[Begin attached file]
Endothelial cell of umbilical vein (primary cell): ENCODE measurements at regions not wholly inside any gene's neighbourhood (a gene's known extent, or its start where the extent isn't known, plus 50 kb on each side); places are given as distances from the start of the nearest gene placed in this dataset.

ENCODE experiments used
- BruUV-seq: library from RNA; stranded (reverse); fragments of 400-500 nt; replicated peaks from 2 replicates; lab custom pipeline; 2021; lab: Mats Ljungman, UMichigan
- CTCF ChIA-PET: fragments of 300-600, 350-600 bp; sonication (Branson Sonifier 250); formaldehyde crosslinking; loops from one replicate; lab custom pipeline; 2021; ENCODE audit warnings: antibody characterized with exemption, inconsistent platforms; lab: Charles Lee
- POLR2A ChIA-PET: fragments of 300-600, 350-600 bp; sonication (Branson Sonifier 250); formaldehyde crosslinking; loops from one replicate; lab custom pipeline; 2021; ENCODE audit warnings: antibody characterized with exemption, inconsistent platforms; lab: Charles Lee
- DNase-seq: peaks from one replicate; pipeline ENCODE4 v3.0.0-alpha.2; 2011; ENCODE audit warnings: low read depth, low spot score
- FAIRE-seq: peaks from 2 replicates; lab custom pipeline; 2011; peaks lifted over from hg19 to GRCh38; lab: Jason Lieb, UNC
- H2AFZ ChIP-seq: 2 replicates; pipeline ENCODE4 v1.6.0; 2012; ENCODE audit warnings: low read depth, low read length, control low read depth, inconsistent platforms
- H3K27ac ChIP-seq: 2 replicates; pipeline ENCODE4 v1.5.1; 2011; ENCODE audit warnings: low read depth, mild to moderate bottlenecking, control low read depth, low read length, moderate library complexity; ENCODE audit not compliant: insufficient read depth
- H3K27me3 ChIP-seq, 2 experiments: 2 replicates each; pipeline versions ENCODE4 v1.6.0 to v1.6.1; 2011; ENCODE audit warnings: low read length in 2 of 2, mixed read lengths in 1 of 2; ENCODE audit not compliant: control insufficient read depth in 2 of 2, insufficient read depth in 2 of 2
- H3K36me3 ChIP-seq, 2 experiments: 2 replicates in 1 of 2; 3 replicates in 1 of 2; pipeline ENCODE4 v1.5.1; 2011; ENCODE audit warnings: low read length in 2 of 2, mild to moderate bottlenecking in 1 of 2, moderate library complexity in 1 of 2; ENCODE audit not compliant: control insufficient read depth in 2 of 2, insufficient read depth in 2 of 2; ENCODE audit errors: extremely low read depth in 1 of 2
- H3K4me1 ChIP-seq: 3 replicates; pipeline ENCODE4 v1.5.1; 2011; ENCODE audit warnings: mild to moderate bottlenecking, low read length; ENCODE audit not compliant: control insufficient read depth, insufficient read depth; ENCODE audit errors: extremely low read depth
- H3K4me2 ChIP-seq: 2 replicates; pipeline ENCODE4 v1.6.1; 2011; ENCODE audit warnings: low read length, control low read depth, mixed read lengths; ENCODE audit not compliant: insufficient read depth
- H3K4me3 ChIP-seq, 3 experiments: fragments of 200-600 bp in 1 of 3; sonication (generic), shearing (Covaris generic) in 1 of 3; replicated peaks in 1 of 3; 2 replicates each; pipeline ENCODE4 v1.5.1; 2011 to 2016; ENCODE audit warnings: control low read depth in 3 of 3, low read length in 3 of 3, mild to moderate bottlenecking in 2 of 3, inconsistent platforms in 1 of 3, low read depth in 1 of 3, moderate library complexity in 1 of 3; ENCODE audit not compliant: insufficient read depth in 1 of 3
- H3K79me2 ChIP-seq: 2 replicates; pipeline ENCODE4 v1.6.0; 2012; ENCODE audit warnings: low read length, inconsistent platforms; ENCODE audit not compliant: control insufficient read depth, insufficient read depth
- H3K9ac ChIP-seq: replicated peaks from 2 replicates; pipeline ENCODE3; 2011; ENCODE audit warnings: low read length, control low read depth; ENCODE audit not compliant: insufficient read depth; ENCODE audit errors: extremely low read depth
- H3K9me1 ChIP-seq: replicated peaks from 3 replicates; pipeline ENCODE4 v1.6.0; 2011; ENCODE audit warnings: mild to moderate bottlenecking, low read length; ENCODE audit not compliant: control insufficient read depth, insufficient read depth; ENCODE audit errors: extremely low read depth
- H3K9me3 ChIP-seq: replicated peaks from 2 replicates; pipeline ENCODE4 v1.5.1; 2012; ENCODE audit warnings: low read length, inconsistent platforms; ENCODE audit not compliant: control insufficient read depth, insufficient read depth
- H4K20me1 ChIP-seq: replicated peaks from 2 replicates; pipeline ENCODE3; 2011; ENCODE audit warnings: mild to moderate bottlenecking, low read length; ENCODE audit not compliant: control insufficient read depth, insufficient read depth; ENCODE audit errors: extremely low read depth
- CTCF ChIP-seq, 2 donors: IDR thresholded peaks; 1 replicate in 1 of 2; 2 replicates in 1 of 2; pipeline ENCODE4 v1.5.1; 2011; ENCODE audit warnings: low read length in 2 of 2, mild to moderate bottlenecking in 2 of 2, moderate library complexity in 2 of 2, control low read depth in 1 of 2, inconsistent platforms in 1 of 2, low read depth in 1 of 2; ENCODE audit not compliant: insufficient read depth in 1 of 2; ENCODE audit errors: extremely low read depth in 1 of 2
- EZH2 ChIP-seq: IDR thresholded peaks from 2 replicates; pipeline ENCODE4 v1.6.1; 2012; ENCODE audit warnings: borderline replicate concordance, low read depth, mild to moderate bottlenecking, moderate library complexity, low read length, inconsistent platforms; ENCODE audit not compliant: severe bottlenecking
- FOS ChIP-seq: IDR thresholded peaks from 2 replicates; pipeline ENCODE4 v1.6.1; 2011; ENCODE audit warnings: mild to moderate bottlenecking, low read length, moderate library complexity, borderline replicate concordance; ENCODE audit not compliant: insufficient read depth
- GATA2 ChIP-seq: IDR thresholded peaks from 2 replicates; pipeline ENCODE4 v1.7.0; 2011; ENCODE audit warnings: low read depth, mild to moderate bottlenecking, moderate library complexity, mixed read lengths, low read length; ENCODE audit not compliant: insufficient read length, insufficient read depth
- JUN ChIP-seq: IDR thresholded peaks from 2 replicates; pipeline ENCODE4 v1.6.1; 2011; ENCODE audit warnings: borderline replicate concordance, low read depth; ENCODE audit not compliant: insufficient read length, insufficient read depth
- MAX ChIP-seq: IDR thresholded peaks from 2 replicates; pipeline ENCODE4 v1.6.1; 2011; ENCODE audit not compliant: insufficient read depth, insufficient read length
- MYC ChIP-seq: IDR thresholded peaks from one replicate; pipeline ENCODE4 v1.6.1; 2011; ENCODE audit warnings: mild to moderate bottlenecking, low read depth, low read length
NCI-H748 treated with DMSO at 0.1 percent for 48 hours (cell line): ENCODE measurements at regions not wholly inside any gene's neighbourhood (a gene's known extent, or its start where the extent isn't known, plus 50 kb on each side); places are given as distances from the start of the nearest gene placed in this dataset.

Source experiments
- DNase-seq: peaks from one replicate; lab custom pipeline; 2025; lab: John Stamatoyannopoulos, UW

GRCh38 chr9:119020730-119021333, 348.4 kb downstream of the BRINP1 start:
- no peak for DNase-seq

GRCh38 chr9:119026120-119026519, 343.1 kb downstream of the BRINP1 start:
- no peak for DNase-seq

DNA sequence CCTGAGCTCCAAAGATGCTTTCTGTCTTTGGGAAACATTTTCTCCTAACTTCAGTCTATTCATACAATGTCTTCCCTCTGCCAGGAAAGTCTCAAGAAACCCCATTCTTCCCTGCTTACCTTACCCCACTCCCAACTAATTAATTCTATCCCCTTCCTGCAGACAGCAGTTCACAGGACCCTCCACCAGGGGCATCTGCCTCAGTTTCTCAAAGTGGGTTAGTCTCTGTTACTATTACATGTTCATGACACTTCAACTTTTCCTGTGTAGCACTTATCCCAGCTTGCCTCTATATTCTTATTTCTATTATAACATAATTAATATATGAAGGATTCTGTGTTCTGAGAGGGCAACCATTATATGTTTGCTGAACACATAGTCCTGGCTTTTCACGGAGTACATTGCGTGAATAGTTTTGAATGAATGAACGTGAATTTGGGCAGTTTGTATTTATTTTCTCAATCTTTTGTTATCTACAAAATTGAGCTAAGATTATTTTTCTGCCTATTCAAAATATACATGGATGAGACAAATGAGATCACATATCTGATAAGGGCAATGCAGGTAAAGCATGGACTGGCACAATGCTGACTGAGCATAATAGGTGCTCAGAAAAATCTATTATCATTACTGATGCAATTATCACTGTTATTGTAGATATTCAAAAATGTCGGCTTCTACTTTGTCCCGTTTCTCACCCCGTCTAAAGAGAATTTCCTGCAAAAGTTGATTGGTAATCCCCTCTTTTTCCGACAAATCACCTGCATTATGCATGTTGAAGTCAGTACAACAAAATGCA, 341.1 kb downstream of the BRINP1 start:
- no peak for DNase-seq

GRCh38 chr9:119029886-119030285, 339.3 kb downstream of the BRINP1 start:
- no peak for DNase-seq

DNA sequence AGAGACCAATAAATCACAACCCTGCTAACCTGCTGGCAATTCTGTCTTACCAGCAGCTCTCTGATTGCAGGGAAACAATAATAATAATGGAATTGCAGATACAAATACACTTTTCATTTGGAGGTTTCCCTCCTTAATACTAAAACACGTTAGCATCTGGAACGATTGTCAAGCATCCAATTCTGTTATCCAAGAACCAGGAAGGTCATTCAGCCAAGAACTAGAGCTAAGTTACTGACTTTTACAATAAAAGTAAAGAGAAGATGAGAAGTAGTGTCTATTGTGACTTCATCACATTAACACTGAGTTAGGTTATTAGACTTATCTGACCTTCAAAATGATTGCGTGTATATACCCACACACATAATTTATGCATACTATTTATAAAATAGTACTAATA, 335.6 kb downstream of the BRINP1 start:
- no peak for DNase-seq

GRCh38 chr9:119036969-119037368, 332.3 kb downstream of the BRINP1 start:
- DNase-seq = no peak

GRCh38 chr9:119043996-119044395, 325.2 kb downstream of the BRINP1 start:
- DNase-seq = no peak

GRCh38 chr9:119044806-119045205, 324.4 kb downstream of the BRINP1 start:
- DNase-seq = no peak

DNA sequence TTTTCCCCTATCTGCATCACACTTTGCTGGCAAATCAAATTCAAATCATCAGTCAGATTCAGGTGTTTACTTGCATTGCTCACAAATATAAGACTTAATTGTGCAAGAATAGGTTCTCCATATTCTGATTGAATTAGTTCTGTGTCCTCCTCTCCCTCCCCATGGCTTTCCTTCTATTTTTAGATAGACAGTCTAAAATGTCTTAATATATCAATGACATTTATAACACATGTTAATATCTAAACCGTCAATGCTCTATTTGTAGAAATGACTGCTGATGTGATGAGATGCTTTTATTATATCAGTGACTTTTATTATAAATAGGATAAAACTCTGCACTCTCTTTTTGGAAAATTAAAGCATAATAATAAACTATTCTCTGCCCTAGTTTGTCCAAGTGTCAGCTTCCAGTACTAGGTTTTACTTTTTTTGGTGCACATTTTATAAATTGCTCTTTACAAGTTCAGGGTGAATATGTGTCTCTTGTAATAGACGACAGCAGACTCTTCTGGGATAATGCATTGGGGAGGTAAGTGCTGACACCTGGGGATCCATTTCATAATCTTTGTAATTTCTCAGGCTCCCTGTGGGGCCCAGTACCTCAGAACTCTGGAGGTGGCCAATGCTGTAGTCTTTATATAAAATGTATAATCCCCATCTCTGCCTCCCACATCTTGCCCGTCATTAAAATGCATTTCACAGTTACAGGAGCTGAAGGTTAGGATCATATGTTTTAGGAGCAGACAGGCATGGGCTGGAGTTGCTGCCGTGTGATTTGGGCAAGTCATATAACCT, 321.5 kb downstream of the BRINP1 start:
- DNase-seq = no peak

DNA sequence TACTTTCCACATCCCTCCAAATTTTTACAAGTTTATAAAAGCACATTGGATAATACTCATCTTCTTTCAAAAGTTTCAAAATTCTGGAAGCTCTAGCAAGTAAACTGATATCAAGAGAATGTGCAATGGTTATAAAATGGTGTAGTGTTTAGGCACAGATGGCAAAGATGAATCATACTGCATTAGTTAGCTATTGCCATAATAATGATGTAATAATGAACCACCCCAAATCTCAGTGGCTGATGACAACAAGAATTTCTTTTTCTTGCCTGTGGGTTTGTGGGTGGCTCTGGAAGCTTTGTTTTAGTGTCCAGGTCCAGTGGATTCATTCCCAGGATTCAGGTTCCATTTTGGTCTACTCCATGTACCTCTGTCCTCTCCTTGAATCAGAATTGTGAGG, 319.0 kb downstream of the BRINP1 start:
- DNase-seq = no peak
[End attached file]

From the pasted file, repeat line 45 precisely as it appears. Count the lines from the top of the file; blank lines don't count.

- DNase-seq = no peak